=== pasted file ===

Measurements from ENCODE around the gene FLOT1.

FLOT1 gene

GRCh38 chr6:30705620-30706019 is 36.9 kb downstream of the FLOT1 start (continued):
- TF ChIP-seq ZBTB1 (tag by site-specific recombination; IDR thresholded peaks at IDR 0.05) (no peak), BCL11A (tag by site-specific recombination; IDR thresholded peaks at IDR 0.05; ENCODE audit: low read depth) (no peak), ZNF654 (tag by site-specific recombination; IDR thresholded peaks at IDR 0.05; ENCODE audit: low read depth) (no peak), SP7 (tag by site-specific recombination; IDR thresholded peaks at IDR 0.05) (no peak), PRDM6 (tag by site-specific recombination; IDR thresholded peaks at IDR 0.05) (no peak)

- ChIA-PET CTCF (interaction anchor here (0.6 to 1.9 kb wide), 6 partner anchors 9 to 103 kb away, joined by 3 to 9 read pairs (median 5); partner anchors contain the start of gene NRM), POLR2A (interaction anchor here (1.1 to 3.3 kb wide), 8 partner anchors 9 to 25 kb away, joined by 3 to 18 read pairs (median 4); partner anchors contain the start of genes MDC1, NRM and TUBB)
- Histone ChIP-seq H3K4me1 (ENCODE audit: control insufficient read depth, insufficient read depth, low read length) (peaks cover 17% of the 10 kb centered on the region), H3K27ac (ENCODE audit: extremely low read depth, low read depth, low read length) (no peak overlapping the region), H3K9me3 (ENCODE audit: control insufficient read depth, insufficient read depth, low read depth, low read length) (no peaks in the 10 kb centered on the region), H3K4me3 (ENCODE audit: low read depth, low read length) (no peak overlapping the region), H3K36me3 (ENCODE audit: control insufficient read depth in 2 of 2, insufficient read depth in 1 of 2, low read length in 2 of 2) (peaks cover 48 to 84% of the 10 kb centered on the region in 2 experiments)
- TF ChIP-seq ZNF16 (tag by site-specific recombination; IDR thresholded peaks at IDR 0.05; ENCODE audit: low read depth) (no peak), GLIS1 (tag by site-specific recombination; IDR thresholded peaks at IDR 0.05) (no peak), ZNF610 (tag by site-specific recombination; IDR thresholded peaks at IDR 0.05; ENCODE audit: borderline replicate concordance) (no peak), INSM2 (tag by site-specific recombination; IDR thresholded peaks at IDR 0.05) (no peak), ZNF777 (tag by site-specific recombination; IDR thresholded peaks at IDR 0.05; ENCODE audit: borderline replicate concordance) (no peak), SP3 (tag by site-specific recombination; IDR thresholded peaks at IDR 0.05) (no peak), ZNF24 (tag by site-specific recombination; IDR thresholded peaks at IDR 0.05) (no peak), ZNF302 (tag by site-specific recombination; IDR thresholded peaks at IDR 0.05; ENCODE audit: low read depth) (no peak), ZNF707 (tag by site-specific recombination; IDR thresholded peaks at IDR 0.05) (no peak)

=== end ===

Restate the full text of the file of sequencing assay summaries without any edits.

Measurements from ENCODE around the gene FLOT1.

FLOT1 gene

GRCh38 chr6:30705620-30706019 is 36.9 kb downstream of the FLOT1 start (continued):
- TF ChIP-seq ZBTB1 (tag by site-specific recombination; IDR thresholded peaks at IDR 0.05) (no peak), BCL11A (tag by site-specific recombination; IDR thresholded peaks at IDR 0.05; ENCODE audit: low read depth) (no peak), ZNF654 (tag by site-specific recombination; IDR thresholded peaks at IDR 0.05; ENCODE audit: low read depth) (no peak), SP7 (tag by site-specific recombination; IDR thresholded peaks at IDR 0.05) (no peak), PRDM6 (tag by site-specific recombination; IDR thresholded peaks at IDR 0.05) (no peak)

- ChIA-PET CTCF (interaction anchor here (0.6 to 1.9 kb wide), 6 partner anchors 9 to 103 kb away, joined by 3 to 9 read pairs (median 5); partner anchors contain the start of gene NRM), POLR2A (interaction anchor here (1.1 to 3.3 kb wide), 8 partner anchors 9 to 25 kb away, joined by 3 to 18 read pairs (median 4); partner anchors contain the start of genes MDC1, NRM and TUBB)
- Histone ChIP-seq H3K4me1 (ENCODE audit: control insufficient read depth, insufficient read depth, low read length) (peaks cover 17% of the 10 kb centered on the region), H3K27ac (ENCODE audit: extremely low read depth, low read depth, low read length) (no peak overlapping the region), H3K9me3 (ENCODE audit: control insufficient read depth, insufficient read depth, low read depth, low read length) (no peaks in the 10 kb centered on the region), H3K4me3 (ENCODE audit: low read depth, low read length) (no peak overlapping the region), H3K36me3 (ENCODE audit: control insufficient read depth in 2 of 2, insufficient read depth in 1 of 2, low read length in 2 of 2) (peaks cover 48 to 84% of the 10 kb centered on the region in 2 experiments)
- TF ChIP-seq ZNF16 (tag by site-specific recombination; IDR thresholded peaks at IDR 0.05; ENCODE audit: low read depth) (no peak), GLIS1 (tag by site-specific recombination; IDR thresholded peaks at IDR 0.05) (no peak), ZNF610 (tag by site-specific recombination; IDR thresholded peaks at IDR 0.05; ENCODE audit: borderline replicate concordance) (no peak), INSM2 (tag by site-specific recombination; IDR thresholded peaks at IDR 0.05) (no peak), ZNF777 (tag by site-specific recombination; IDR thresholded peaks at IDR 0.05; ENCODE audit: borderline replicate concordance) (no peak), SP3 (tag by site-specific recombination; IDR thresholded peaks at IDR 0.05) (no peak), ZNF24 (tag by site-specific recombination; IDR thresholded peaks at IDR 0.05) (no peak), ZNF302 (tag by site-specific recombination; IDR thresholded peaks at IDR 0.05; ENCODE audit: low read depth) (no peak), ZNF707 (tag by site-specific recombination; IDR thresholded peaks at IDR 0.05) (no peak)